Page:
Do you have what it takes to be a manager?
Experience, office politics or the untimely departure of a senior worker may give you an opportunity to take a few steps up the ladder to a better paying or more prestigious job. But is that the best move for you?
It takes all kinds to make the world go round, or so the expression goes. Specifically, according to those who study people for a living, it takes 16 types.
Psychologists have identified 16 personality types that can be drawn from the popular Myers-Briggs Type Indicator, the most widely taken personality test in the world. The MBTI, as it is commonly known, is a self-administering questionnaire based on the work of famed psychologist Carl Jung.
Getting to know yourself before tackling a management position can be helpful, according to Hile Rutledge, chief executive officer of Otto Kroeger Associates, a Virginia-based management consulting firm, who specializes in using the MBTI as a training tool.
Testing for Traits
The MBTI is not an aptitude test. It doesn't examine skill or ability, but rather what a person prefers to do. The theory behind the MBTI is that we all have hard-wired personality traits that are as much a part of us as left or right-handedness.
The test can help you maximize your abilities and minimize your liabilities by identifying your sources of energy as well as areas where you feel most confident and competent, Rutledge says.
The test has been around for 50 years, and the most research done on the test has been in the realm of relating personality type and (suitable) careers.
Rutledge stresses that the test is a tool and, like many tools, it can be used incorrectly. "Too many people use the test as a prescription. They say 'Oh this is your personality type, this is your style. You should do x, y or z.'"
"Just because we have a preference for [one personality type], doesn't mean that we can't perform in the opposite realm," he insists.
That being said, if you're stuck in a job that's not a fit, it can often lead to increased stress, fatigue and lack of confidence. This stress can accumulate and harm your well being, he cautions.
The test identifies personality types in terms of four scales. Two of the four scales measure traits considered essential to being a good manager.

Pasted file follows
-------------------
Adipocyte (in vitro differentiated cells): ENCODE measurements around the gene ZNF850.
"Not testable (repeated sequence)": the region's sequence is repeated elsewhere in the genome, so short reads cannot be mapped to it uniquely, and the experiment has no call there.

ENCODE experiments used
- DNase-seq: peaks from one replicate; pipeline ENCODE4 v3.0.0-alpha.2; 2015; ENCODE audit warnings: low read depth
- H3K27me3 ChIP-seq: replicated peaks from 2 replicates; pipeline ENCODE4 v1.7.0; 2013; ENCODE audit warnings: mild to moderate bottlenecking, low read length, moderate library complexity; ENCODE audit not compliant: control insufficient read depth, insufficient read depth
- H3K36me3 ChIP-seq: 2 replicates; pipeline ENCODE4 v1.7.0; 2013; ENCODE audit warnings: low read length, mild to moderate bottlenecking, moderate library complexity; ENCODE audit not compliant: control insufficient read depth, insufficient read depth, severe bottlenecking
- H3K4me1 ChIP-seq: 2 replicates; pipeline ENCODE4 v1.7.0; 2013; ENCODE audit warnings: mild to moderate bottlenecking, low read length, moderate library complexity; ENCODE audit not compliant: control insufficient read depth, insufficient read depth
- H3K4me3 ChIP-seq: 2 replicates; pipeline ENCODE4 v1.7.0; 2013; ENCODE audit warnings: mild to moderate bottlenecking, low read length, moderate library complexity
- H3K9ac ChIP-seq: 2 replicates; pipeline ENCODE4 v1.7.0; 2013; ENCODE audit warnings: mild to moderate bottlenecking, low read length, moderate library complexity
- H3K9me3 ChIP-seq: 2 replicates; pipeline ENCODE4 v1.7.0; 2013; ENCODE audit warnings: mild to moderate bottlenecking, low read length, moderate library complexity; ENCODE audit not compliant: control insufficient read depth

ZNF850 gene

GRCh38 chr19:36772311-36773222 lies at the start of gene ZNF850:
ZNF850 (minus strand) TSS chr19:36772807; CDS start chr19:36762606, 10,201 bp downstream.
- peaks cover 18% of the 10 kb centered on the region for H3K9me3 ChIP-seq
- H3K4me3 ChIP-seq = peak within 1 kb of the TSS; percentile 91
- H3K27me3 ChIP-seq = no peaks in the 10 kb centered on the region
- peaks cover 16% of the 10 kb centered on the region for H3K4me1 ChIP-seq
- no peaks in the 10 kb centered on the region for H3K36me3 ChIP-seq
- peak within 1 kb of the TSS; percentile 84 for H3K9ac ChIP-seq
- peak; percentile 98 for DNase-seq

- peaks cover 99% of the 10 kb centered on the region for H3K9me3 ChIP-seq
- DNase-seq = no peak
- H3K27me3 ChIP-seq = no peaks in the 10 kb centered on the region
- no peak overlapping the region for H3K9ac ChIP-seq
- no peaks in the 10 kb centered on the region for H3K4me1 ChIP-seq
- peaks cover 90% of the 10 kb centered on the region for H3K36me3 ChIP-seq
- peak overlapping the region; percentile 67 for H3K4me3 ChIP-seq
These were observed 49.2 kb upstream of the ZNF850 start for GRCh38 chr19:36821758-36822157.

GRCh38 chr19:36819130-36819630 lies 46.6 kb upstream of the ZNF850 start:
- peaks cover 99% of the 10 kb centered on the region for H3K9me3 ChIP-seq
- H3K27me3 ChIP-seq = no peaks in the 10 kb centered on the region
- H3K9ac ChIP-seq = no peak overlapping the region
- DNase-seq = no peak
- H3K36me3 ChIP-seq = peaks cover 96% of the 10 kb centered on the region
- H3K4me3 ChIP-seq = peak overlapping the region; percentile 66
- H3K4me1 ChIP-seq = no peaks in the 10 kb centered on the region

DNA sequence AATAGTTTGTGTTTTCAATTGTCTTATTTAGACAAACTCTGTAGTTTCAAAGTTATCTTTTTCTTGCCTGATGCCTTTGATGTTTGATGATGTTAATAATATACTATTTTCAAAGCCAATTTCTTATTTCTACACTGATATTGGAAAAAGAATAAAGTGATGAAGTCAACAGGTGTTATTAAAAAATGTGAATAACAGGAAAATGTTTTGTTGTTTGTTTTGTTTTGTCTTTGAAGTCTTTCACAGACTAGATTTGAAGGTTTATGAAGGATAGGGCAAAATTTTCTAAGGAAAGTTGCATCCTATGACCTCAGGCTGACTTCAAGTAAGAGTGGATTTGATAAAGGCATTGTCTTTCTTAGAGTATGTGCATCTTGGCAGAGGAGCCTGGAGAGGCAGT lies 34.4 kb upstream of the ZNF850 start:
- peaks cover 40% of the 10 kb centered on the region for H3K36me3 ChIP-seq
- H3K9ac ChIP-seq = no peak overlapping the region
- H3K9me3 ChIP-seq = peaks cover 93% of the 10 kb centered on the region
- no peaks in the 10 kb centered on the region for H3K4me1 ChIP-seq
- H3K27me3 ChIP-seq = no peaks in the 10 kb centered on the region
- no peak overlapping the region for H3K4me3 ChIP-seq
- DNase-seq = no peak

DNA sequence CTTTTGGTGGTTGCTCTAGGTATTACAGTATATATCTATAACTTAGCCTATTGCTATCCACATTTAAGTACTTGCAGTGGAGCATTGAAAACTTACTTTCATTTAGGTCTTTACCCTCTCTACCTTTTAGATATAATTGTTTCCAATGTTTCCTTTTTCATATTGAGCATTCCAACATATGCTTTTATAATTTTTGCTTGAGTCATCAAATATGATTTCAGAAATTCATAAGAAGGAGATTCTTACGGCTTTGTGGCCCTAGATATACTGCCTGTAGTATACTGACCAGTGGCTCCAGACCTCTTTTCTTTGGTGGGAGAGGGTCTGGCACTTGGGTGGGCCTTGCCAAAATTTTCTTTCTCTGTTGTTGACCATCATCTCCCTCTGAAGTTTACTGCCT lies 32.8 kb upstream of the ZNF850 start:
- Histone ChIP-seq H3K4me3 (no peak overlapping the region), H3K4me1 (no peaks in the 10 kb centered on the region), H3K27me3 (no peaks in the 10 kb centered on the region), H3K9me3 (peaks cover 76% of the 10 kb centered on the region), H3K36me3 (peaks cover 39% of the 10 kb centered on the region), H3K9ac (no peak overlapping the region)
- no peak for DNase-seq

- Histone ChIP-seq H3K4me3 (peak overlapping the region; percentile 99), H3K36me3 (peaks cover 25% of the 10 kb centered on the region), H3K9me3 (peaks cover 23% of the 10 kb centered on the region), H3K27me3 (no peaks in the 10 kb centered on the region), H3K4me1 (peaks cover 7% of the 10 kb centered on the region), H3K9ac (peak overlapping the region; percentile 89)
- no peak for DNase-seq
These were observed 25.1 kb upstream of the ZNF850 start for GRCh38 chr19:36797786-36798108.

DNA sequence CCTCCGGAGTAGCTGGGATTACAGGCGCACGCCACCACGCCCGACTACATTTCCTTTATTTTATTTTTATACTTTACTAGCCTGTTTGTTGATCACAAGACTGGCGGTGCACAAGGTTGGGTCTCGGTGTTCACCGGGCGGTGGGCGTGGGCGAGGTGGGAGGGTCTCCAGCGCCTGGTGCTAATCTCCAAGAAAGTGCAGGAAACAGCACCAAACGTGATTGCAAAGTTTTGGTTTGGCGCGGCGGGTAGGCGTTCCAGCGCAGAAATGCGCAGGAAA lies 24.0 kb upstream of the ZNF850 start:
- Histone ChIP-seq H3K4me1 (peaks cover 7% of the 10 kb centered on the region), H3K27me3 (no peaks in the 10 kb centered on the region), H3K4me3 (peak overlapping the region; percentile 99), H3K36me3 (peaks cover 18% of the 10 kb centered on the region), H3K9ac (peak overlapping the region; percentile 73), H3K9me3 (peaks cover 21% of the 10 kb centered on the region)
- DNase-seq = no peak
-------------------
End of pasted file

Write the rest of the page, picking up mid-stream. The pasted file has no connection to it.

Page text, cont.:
Thinkers and Feelers
This scale determines how an individual prefers to make choices. Thinkers look at problems objectively. They use cause/effect logic to bring about clarity. Feelers make subjective decisions. They attach their own personal values. Feelers push for harmony. The population is generally split 50-50 between thinkers and feelers. "There's a big bias for managers to be thinkers," Rutledge says. "Management positions tend to attract, then reward and promote objective, analytical decision-makers."
Judgers and Perceivers
Judgers are into structure, closure, order, scheduling and planning. They make up about 55 percent of the population. Perceivers are more open-ended, more tentative and adaptable. They like to ask questions and gather information.
There's a strong bias for managers to be judgers, not perceivers, according to Rutledge. Worldwide studies have shown that thinkers/judgers make up about 24 percent of the population. But they fill about 62 percent of the management positions. In fact, over 90 percent of the world's chief executive officers who have taken the test are thinkers/judgers.
"Our mental model of a leader is someone who can structure and organize and be directive and tell people what to do, and be objective," Rutledge explains. Thinkers/judgers either tend to gravitate toward leadership or are promoted to it.
"We tend to clone ourselves on the job. When I go to hire someone to work with me or replace me I tend to hire myself. There's a lot of inbreeding," he points out.